Karen, I had the exact same question about the ice pack. For years I’d just brought empty ziplock type bags with my food, and then once on the other side of security I’d get some ice from the food court–voila, instant “ice pack”. But two weeks ago I took a flight across the country and I decided I’d see what would happen if I brought an official (completely frozen) ice pack. I watched as the TSA lady stopped the conveyor belt, pulled out my little cooler, quickly fondled the ice pack, and then immediately closed my cooler and went on with life….. I had heard in the past that ice packs were ok, as long as they were completely frozen, now I have personal evidence that it appears to be ok.

    [Reply]

    Christina Reply:

    Last fall we flew across country and I packed a bag of frozen strawberries from Trader Joes to keep our lunch cold. It worked fine and then we ate the strawberries.

    [Reply]

  • Nancy Gowins says:

    Can’t wait to try them! Thank YOU!

    [Reply]

    Kelly Brozyna Reply:

    @Nancy Gowins, You are so welcome =)

    [Reply]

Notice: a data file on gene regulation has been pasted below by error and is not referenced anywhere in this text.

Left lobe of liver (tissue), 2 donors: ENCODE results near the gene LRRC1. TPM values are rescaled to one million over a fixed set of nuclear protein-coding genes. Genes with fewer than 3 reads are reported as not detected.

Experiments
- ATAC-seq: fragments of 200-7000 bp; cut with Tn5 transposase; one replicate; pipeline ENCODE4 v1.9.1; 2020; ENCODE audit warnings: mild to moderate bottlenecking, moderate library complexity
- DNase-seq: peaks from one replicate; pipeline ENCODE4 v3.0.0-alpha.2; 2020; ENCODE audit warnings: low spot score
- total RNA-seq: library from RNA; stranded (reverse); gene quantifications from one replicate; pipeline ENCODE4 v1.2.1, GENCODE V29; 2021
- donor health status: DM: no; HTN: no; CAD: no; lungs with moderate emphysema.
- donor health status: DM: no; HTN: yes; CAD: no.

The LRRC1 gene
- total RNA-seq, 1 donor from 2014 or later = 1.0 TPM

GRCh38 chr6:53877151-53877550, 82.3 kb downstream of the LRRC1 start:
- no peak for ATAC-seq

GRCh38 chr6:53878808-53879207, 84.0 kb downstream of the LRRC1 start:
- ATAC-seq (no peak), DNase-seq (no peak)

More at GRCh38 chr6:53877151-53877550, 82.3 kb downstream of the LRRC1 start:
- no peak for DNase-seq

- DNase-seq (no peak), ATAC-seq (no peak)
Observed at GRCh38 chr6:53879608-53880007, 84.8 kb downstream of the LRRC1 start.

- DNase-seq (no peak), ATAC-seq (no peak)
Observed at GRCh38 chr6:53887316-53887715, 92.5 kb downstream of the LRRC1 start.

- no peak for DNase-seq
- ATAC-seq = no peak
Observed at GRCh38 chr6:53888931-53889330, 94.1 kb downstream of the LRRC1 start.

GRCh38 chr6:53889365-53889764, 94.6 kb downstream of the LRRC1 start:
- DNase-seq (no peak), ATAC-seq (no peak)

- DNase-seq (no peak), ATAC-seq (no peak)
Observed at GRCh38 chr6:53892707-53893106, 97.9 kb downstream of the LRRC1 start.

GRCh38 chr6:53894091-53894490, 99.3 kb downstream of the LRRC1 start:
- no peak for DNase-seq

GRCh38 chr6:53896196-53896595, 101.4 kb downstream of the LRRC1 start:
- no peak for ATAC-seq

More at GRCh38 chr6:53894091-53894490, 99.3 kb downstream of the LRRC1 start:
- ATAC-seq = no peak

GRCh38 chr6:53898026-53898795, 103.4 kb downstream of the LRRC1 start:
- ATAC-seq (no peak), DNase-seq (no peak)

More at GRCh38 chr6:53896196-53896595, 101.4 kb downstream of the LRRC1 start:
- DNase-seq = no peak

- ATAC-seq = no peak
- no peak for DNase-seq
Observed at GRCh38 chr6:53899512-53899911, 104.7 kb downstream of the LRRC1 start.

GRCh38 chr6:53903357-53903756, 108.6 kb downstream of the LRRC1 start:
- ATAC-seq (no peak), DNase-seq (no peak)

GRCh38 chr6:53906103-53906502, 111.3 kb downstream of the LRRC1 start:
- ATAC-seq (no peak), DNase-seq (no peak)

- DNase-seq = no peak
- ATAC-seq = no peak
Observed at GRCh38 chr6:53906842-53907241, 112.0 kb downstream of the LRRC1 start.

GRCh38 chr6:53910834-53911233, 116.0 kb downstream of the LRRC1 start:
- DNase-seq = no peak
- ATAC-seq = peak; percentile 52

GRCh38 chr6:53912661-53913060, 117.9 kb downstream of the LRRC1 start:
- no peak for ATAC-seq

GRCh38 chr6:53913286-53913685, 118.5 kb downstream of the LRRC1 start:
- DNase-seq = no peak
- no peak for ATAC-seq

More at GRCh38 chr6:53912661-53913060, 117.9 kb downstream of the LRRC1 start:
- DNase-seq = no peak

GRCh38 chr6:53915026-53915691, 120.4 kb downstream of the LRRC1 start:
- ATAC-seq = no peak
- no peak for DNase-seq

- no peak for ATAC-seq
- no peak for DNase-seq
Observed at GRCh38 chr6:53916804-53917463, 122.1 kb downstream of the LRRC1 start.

• Kelli says:

    I am really excited about this recipe because we are missionaries & we are going to be traveling around the country for a year, and I am in need of healthy travel food, so thank you! I even have all of the ingredients for the vanilla & toasted coconut one.

    [Reply]

    Kelly Brozyna Reply:

    @Kelli, I’m so glad =)

    [Reply]

  • These sound great for my daughter’s snack at preschool. They serve unhealthy snacks all the time, but sometimes nuts are banned from the classroom- so they sunbutter version would be good. Do they hold together well in the heat or do they fall apart if warm?

    [Reply]

    Kelly Brozyna Reply:

    @Dawn @cuter than gluten, They can stand up for a while when room temperature, but I don’t know exactly how hot they could be before they melted. We had ours warm for a while and they were soft, but not butter =)

    [Reply]

  • Tessa says:

    I wil report back soon on solidifying, but I just made these using my homemade coconut butter…the flavor is over the top! I really hope my picky and llergic to everything son goes for them too…yum Kelly! Imdidmleave the water out….we will see!

    [Reply]

    Tessa Domestic Diva Reply:

    @Tessa, It worked great! I added a couple tablespoons coconut oil and 2 T water…when it didn’t bind quite well enough, I let the whole mixture process a bit (with the toasted coconut) and this did the trick. Mine are a perfect texture at room temp, but it is not hot here in Oregon!

    [Reply]

  • Saskia says: